Art theft is an ancient and complex crime. When you take a look at the a few of the most well-known cases of art thefts in history, you see completely prepared operations that include art dealers, art fakers, mobsters, ransoms, and millions of dollars. Here you can check out about a few of the most famous cases of art theft in the history.
The First Theft:
The first recorded case of art theft was in 1473, when two panels of altarpiece of the Last Judgment by the Dutch painter Hans Memling were stolen. While the triptych was being transferred by ship from the Netherlands to Florence, the ship was assaulted by pirates who took it to the Gdansk cathedral in Poland. Nowadays, the piece is shown at the National Museum in Gdansk where it was recently moved from the Basilica of the Presumption.
The Most Famous Theft:
The most well-known story of art theft includes among the most popular paintings in the world and among the most well-known artists in history as a suspect. In the night of August 21, 1911, the Mona Lisa was stolen from the Louver. Not long after, Pablo Picasso was jailed and questioned by the police, however was released rapidly.
It turned out that the 30 × 21 inch painting was taken by one of the museum staff members by the name of Vincenzo Peruggia, who just brought it hidden under his coat. The crime was thoroughly carried out by a infamous con guy, Eduardo de Valfierno, who was sent out by an art faker who intended to make copies and offer them as if they were the original painting.
While Yves Chaudron, the art faker, was hectic producing copies for the popular work of art, Mona Lisa was still concealed at Peruggias apartment or condo. After two years in which Peruggia did not speak with Chaudron, he tried to make the finest out of his taken great. Eventually, Peruggia was caught by the police while attempting to offer the painting to an art dealer from Florence, Italy. The Mona Lisa was returned to the Louver in 1913.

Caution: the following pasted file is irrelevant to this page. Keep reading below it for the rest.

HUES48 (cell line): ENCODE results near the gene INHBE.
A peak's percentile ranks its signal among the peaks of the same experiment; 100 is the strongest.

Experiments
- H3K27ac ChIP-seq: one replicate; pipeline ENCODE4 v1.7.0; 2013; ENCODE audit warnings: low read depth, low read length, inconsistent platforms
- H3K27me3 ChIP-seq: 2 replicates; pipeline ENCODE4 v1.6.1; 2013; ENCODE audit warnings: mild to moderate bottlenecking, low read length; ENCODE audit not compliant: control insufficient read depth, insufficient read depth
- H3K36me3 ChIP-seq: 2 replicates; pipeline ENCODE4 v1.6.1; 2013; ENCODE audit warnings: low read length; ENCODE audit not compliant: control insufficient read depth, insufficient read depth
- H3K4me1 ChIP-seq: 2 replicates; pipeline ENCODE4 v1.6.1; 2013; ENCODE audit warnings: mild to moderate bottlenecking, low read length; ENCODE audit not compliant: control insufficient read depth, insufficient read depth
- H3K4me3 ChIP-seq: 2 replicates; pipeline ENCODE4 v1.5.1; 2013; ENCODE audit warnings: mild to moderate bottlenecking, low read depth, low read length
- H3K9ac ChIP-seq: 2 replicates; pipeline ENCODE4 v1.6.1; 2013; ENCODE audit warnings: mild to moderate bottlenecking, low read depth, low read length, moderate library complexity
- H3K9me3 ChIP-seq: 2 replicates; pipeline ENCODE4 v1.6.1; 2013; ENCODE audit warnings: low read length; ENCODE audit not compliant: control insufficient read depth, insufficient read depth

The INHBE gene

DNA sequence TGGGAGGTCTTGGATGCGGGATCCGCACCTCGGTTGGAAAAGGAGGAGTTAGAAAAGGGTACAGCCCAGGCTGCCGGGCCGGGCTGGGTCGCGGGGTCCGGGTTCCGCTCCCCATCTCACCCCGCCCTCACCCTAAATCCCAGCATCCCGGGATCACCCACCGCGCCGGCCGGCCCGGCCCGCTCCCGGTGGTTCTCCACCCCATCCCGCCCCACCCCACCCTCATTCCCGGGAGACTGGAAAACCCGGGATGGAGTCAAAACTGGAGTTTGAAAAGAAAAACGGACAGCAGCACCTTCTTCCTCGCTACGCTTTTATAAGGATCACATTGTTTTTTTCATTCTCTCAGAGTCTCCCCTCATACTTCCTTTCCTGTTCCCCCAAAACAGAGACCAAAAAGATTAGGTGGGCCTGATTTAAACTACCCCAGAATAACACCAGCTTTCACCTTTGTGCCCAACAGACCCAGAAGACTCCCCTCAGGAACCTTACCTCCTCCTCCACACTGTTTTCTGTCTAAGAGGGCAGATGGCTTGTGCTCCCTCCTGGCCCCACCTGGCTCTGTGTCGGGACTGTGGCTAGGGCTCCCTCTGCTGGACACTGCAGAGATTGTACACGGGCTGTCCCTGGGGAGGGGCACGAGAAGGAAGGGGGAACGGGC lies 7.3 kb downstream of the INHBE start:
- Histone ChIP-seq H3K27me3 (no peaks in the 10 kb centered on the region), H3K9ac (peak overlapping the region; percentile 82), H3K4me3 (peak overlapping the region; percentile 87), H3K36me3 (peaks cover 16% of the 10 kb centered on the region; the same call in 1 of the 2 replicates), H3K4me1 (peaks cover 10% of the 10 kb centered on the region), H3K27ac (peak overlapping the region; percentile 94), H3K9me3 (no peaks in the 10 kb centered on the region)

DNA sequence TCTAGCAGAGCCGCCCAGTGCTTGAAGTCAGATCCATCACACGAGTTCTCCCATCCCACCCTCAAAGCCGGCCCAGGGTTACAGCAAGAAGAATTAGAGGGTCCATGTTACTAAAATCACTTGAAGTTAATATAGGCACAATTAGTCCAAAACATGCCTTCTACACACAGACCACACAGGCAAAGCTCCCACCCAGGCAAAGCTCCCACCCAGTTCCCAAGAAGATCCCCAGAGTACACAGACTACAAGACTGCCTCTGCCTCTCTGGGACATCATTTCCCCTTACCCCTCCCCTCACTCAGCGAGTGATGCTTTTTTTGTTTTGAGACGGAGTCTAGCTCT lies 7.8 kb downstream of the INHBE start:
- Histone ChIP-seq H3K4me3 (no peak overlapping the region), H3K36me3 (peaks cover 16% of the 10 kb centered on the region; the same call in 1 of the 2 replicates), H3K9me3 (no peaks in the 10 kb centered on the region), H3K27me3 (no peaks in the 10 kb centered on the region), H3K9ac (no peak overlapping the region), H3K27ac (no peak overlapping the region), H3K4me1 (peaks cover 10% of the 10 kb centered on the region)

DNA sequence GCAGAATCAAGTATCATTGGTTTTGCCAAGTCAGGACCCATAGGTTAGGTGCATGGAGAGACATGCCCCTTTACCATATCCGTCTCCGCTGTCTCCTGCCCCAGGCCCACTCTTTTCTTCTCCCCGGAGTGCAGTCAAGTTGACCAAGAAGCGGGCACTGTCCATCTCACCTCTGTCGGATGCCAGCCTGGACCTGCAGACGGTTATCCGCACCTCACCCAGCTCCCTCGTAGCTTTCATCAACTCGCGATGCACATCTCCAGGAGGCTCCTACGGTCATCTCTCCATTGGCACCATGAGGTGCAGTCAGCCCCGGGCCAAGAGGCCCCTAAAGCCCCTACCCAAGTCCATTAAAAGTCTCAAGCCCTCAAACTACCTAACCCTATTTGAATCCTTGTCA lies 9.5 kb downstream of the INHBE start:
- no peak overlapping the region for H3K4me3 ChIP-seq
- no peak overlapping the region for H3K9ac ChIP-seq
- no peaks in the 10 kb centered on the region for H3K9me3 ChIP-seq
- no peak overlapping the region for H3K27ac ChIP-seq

The Greatest Theft in the U.S.A:
The greatest art theft in United States happened at the Isabella Stewart Gardner Museum. On the night of March 18, 1990, a group of burglars using police uniforms got into the museum and took thirteen paintings whose collective value was estimated at around 300 million dollars. The thieves took two paintings and one print by Rembrandt, and works of Vermeer, Manet, Degas, Govaert Flinck, in addition to a French and a Chinese artifact.
Since yet, none of the paintings have actually been discovered and the case is still unsolved. Inning accordance with recent rumors, the FBI are investigating the possibility that the Boston Mob in addition to French art dealers are connected to the crime.
The painting by Edvard Munchs, The Scream, is probably the most searched for painting by art burglars in history. It has actually been taken two times and was only just recently recuperated. In 1994, throughout the Winter Season Olympics in Lillehammer, Norway, The Scream was stolen from an Oslo gallery https://www.pinterest.com/kurtcriter/ by 2 burglars who broke through an open window, set off the alarm and left a note saying: thanks for the bad security.
3 months later, the holders of the painting approached the Norwegian Federal government with an deal: 1 million dollars ransom for Edvard Munchs The Scream. The Government refused the deal, but the Norwegian police worked together with the British Authorities and the Getty Museum to arrange a sting operation that revived the painting to where it belongs.
10 years later, The Scream was taken again from the Munch Museum. This time, the burglars used a weapon and took another of Munchs painting with them. While Museum officials waiting for the burglars to request ransom money, rumors claimed that both paintings were burned to hide evidence. Eventually, the Norwegian cops discovered the two paintings on August 31, 2006 but the facts on how they were recuperated are not understood yet.
When you look at the some of the most well-known cases of art thefts in history, you see thoroughly planned operations that include art dealers, art fakers, mobsters, ransoms, and millions of dollars. The most popular story of art theft involves one of the most well-known paintings in the world and one of the most popular artists in history as a suspect. The criminal offense was thoroughly conducted by a well-known con man, Eduardo de Valfierno, who was sent by an art faker who meant to make copies and offer them as if they were the initial painting.
Eventually, Peruggia was caught by the cops while attempting to offer the painting to an art dealer from Florence, Italy. The painting by Edvard Munchs, The Scream, is probably the most looked for after painting by art burglars in history.